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Author Topic: [USA] A Bill to End the War on Drugs  (Read 403 times)

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[USA] A Bill to End the War on Drugs
« on: June 23, 2021, 12:31:54 AM »
source: https://www.psychiatrictimes.com/view/a-bill-to-end-the-war-on-drugs

A Bill to End the War on Drugs

June 16, 2021

The Drug Policy Reform Act, introduced today, intends to decriminalize drug use and possession, providing health-centered approaches and rehabilitation instead.



Ahead of June 17—the 50th anniversary of President Richard Nixon’s declaration of the “war on drugs”—2 US representatives, Bonnie Watson Coleman (D-NJ) and Cori Bush (D-MO), revealed the Drug Policy Reform Act (DPRA), alongside their strategic partner Drug Policy Alliance (DPA). The aim of this bill is manyfold: to end criminal penalties for drug possession at the federal level; to shift regulatory authority from the Attorney General to the Secretary of Health and Human Services; to expunge criminal records; to provide for resentencing; and to reinvest in alternative health-centered approaches.

“Every 23 seconds, a person’s life is ruined for simply possessing drugs. Drug possession remains the most arrested offense in the United States despite the well-known fact that drug criminalization does nothing to help communities, it ruins them. It tears families apart, and causes trauma that can be felt for generations. The drug war has caused mass devastation to Black, Latinx, Indigenous and low-income communities and today we say, ‘Enough is enough !’”

Queen Adesuyi, Policy Manager for the Office of National Affairs at the Drug Policy Alliance said to the press. “We will not be subjugated any longer by an offensive that was created solely with the purpose of ‘disrupting’ our communities. This bill gives us a way out—a chance to reimagine what the next 50 years can be. It allows us to offer people support instead of punishment. And it gives people who have been harmed by these draconian laws a chance to move forward and embrace some semblance of the life they have long been denied.”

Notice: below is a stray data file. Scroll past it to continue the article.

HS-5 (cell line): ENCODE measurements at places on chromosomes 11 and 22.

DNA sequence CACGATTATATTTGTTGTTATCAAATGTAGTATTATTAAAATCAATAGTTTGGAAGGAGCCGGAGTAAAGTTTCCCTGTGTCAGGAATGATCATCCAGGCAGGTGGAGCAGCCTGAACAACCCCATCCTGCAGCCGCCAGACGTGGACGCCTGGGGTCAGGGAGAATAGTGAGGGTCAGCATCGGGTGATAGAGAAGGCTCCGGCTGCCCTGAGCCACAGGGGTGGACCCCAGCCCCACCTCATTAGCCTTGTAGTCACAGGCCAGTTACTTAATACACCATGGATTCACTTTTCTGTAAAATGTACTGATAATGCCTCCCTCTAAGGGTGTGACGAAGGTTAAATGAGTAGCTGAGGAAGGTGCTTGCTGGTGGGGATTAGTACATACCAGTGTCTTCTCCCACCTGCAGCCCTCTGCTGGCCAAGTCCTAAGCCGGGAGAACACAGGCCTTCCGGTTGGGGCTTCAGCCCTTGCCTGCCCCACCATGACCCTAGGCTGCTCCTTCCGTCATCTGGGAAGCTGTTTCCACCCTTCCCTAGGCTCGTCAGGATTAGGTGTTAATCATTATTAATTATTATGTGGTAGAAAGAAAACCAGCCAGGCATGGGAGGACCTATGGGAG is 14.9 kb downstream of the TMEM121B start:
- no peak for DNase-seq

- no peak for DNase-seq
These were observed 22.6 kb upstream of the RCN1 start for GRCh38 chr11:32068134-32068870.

The DRPA bill also intends to eliminate many of the life-long consequences associated with drug arrests and convictions: denial of employment, public benefits, immigration status, drivers’ licenses, and voting rights. Furthermore, the bill incentivizes state and local governments to adopt decriminalization policies—if they do not, their eligibility to receive funds in the Byrne and COPS grant programs will be limited.

“The United States has not simply failed in how we carried out the War on Drugs—the War on Drugs stands as a stain on our national conscience since its very inception,” said Congresswoman Bonnie Watson Coleman. “Begun in 1972 as a cynical political tactic of the Nixon Administration, the War on Drugs has destroyed the lives of countless Americans and their families. As we work to solve this issue, it is essential that we change tactics in how we address drug use away from the failed punitive approach and towards a health-based and evidence-based approach.”

Congressman Cori Bush also shared her thoughts on the bill, relating it to her personal experience: “Growing up in St. Louis, I saw the crack-cocaine epidemic rob my community of so many lives. I lived through a malicious marijuana war that saw Black people arrested for possession at three times the rate of their white counterparts, even though usage rates are similar. As a nurse, I’ve watched Black families criminalized for heroin use while white families are treated for opioid use. And now, as a Congresswoman, I am seeing the pattern repeat itself with fentanyl, as the DEA presses for an expanded classification that would criminalize possession and use.